Inspired by the iconic fairy story, the syndrome is a dangerous but rare physical and psychological health condition
In 1812, the German folklorist duo The Brothers Grimm documented the well-known fairytale of Rapunzel, a girl with long “golden” tresses imprisoned by a witch in a long tower.
However, in 1968, physicians E. D. Vaughan, J. L. Sawyers, and H. W. Scott first reported the rare health condition known as the “Rapunzel syndrome”.
“Rapunzel syndrome” is an extremely rare intestinal condition in humans resulting from ingesting hair (trichophagia).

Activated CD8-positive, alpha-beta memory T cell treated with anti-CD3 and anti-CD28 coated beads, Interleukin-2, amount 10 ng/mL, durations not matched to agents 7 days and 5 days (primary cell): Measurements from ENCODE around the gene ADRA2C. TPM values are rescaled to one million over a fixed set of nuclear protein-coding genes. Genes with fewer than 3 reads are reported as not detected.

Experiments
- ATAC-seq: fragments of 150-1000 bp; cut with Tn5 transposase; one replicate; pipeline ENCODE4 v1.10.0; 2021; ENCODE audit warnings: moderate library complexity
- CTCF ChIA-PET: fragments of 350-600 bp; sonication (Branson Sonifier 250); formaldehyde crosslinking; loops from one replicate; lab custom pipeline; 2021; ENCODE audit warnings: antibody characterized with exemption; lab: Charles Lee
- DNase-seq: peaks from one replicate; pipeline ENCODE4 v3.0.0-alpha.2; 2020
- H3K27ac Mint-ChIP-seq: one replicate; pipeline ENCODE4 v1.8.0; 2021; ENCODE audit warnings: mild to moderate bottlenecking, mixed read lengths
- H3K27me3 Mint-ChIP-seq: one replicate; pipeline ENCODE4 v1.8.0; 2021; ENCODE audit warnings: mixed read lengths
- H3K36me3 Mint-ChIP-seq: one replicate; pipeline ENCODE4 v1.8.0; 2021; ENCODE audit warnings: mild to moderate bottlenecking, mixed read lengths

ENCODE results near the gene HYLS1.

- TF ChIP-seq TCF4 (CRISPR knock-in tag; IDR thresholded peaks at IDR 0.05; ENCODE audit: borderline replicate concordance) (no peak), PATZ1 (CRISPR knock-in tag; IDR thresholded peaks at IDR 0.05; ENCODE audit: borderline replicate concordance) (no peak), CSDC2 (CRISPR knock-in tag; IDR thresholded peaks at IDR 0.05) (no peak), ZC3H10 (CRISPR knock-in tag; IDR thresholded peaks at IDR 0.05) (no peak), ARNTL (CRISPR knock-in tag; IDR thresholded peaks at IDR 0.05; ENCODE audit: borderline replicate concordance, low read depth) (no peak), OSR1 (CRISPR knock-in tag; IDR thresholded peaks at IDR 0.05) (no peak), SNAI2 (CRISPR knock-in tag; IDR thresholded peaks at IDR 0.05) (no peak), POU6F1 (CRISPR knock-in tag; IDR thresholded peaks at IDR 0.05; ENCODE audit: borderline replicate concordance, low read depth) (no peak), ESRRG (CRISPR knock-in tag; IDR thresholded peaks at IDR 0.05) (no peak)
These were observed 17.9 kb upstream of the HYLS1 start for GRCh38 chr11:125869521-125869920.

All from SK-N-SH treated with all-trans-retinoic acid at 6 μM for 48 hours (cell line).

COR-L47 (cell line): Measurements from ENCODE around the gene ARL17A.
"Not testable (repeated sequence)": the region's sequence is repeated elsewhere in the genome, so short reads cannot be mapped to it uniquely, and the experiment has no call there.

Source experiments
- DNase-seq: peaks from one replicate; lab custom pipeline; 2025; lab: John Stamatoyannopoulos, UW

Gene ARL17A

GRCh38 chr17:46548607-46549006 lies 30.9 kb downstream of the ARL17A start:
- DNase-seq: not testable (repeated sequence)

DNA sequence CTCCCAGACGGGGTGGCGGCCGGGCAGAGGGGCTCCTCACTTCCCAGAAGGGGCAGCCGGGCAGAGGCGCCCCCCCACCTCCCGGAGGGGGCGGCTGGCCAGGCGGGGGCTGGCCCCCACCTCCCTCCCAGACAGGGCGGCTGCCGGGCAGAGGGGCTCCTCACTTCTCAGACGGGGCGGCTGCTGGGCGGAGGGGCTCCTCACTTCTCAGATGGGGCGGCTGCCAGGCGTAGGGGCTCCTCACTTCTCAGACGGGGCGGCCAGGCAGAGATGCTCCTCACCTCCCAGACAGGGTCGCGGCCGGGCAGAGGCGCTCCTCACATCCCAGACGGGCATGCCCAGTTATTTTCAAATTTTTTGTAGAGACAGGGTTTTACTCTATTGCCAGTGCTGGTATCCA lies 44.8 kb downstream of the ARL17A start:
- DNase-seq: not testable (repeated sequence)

People with hair-related mental disorders like trichotillomania (or hair-pulling disorder) and/or trichophagia (or compulsive eating of hair) tend to develop trichobezoar or hairballs in their stomachs and intestines.
The condition has been greatly associated with mental disorders like psychosis, severe depression, and postpartum depression.
The syndrome was so named because the length of the hair and the uncommonness of the situation are characteristics both of the fairy tale and of the clinical cases described in the report published by the initial investigators.
Over the years, the number of cases registered is a handful, with the patients experiencing successful recovery through laparotomy.